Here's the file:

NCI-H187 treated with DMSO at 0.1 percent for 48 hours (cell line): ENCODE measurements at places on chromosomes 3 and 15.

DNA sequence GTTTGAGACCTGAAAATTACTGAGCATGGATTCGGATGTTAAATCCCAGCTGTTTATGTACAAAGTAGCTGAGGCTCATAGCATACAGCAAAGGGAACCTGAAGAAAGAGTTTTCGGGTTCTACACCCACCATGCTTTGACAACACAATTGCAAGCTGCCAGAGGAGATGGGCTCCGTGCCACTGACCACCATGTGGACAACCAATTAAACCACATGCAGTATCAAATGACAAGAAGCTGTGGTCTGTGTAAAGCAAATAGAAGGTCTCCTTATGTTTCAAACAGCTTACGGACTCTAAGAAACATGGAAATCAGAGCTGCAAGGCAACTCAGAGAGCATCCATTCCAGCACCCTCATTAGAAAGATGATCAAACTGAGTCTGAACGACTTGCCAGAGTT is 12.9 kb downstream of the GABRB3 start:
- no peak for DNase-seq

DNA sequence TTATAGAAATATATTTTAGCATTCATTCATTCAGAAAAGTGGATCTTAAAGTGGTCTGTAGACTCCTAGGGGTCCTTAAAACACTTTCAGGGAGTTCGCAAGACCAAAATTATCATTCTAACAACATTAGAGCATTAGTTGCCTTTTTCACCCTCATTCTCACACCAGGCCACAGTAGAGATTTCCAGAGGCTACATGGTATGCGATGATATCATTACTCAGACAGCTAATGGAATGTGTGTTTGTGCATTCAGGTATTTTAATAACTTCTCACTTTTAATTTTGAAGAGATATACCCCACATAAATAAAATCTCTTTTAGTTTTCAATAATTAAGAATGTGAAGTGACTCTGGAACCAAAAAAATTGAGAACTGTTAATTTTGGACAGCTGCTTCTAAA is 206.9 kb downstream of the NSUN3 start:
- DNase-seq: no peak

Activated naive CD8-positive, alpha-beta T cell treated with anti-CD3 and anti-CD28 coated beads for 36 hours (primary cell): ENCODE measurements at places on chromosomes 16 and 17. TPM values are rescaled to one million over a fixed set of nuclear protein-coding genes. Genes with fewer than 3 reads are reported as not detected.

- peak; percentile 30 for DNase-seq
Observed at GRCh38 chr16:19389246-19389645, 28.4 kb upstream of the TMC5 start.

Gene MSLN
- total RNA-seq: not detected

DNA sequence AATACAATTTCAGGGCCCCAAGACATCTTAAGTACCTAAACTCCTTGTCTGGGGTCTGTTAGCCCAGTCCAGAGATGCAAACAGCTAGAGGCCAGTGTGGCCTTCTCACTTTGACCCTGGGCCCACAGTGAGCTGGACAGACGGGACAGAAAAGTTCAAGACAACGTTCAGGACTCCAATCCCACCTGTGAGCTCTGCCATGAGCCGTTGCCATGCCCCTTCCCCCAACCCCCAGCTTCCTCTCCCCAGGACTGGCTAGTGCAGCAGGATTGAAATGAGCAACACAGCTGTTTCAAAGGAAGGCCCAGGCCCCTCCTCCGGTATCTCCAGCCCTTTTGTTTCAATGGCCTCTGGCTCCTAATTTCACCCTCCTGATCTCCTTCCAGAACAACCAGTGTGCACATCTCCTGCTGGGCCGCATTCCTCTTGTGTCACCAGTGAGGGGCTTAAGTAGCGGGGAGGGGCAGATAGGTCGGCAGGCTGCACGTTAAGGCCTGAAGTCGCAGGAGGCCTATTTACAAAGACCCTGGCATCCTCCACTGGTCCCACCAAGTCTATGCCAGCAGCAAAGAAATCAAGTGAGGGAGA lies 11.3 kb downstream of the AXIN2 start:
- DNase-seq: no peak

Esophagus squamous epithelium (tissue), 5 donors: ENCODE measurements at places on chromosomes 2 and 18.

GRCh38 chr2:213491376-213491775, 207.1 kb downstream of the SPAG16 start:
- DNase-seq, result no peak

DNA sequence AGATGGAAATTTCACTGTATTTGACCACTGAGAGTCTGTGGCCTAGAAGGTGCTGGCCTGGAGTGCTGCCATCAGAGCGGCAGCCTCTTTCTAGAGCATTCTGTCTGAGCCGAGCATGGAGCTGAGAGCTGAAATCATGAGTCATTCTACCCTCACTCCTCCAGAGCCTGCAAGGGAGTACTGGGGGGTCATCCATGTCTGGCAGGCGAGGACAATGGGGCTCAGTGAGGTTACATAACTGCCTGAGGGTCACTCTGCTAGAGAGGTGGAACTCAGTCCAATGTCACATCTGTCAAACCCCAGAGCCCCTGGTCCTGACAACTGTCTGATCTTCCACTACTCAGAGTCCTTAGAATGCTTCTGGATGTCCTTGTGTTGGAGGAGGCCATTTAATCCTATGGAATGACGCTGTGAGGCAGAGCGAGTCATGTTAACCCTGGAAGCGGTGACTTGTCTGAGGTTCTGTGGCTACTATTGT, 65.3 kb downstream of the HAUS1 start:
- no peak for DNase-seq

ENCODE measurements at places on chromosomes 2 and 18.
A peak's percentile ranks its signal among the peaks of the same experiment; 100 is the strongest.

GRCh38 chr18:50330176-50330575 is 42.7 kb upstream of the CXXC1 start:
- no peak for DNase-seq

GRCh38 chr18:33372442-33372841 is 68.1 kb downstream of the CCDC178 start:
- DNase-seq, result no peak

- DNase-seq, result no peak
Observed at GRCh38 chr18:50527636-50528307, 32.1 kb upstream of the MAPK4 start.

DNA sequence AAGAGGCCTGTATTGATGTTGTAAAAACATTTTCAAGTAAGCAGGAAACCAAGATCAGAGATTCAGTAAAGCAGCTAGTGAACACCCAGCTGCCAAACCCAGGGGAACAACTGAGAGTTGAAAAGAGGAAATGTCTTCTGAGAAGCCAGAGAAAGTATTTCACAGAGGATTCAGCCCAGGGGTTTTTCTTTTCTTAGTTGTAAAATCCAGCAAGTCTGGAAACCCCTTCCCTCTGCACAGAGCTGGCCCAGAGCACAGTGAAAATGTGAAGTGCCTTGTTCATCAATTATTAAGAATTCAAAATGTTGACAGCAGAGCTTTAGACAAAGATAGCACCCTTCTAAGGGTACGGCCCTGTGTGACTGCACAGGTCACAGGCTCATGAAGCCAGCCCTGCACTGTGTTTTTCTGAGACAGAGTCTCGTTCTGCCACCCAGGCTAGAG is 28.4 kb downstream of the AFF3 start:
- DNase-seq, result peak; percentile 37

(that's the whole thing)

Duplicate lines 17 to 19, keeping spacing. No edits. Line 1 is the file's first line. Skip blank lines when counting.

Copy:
- no peak for DNase-seq

ENCODE measurements at places on chromosomes 2 and 18.
A peak's percentile ranks its signal among the peaks of the same experiment; 100 is the strongest.